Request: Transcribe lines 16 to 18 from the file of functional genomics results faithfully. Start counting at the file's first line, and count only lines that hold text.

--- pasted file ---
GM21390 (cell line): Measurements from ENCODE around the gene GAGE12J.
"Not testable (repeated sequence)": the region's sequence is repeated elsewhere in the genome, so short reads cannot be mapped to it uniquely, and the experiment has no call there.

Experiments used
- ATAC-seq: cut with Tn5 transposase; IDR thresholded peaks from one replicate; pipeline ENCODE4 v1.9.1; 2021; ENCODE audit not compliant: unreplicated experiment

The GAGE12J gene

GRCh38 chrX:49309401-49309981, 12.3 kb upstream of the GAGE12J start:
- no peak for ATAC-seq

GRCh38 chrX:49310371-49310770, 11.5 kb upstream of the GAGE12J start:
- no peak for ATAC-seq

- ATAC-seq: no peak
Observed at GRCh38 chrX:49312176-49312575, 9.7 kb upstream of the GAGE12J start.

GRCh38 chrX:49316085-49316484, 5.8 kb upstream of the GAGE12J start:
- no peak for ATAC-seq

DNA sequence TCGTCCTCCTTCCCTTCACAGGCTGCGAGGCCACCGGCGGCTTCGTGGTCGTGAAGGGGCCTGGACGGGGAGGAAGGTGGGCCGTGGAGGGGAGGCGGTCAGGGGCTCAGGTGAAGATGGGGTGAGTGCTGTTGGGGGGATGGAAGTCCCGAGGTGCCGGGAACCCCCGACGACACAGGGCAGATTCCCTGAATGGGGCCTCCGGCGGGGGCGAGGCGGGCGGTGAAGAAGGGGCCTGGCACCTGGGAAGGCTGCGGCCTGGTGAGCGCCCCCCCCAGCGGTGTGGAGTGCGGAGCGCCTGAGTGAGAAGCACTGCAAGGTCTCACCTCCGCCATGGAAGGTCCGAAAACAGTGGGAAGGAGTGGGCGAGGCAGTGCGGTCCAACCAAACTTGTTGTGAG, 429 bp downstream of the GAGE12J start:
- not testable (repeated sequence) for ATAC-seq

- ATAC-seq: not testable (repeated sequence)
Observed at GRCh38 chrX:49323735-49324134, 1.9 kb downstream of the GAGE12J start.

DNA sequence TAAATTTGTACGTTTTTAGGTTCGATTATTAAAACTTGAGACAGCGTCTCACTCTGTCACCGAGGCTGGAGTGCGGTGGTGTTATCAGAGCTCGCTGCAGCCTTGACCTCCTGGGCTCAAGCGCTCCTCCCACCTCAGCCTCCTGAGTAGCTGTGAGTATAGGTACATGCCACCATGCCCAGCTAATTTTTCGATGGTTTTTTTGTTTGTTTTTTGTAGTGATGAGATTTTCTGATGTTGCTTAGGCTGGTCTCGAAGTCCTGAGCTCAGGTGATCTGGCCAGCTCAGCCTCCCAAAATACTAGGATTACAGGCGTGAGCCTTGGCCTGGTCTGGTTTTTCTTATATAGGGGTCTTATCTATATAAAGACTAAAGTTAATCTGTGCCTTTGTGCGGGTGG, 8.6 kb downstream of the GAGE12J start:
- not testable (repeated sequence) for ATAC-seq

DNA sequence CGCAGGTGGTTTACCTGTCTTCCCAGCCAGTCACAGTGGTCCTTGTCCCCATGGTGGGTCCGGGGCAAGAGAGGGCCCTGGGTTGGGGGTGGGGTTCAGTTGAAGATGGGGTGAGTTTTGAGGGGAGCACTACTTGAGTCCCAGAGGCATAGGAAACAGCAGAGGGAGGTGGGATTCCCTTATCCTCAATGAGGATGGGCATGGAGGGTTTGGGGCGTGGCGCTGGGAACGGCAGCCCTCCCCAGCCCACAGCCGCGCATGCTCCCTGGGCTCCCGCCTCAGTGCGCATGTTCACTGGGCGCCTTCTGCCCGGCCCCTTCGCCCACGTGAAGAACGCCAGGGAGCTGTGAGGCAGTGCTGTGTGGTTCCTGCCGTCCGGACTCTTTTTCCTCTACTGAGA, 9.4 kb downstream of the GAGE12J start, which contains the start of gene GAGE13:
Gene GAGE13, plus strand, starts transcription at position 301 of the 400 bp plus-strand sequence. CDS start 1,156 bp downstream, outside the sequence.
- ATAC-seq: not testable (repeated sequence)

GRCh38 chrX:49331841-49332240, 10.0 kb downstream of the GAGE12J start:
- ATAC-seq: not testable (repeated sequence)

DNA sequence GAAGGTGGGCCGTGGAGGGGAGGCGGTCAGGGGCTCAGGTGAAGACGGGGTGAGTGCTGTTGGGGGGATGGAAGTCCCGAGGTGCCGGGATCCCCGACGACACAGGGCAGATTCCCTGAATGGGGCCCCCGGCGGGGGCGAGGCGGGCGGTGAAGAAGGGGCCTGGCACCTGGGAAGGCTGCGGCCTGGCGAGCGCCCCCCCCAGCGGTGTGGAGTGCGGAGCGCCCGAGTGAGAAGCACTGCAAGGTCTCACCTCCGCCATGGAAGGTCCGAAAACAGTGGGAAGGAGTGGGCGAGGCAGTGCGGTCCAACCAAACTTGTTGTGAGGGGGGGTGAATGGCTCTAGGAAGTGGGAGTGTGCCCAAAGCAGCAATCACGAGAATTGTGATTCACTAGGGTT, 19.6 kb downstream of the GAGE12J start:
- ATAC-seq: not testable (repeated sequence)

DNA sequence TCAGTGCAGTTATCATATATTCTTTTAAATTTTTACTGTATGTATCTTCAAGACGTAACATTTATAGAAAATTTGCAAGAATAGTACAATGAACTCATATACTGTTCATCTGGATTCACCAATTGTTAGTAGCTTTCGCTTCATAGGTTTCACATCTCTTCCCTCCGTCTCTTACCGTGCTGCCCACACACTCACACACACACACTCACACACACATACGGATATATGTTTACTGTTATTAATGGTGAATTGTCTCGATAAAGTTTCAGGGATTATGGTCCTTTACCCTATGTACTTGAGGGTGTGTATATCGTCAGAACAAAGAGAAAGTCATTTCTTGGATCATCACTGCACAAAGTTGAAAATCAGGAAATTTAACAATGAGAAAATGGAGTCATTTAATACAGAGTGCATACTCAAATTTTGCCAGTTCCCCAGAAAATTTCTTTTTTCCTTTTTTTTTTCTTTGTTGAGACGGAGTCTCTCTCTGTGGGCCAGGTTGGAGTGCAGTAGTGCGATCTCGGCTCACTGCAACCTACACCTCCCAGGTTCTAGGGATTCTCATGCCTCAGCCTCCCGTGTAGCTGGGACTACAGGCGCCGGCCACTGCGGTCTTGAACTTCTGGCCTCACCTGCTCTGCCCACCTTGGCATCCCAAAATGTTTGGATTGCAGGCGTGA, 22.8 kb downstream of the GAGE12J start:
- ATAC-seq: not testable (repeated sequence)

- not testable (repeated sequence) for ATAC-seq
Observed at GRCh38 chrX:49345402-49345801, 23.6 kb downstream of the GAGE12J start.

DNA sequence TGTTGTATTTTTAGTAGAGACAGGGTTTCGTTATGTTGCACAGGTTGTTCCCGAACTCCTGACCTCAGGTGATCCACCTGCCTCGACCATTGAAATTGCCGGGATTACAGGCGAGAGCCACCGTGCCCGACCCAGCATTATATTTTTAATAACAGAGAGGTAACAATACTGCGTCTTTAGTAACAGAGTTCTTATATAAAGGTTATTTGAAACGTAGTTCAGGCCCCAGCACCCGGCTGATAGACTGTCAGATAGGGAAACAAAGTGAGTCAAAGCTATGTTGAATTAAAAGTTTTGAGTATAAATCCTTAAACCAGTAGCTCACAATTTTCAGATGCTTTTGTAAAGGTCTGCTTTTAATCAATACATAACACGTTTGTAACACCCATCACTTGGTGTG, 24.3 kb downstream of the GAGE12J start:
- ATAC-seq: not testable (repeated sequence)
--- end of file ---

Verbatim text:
- ATAC-seq: not testable (repeated sequence)
Observed at GRCh38 chrX:49323735-49324134, 1.9 kb downstream of the GAGE12J start.

DNA sequence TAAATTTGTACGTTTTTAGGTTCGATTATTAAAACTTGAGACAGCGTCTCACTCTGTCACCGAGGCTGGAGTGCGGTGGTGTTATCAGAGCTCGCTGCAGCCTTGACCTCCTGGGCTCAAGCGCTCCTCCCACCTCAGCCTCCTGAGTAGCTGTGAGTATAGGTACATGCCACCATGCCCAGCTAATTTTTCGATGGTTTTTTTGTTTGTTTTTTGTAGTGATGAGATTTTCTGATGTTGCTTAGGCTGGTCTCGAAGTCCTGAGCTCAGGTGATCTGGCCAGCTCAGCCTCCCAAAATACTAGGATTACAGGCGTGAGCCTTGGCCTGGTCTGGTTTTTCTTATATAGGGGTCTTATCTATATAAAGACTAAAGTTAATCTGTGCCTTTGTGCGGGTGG, 8.6 kb downstream of the GAGE12J start: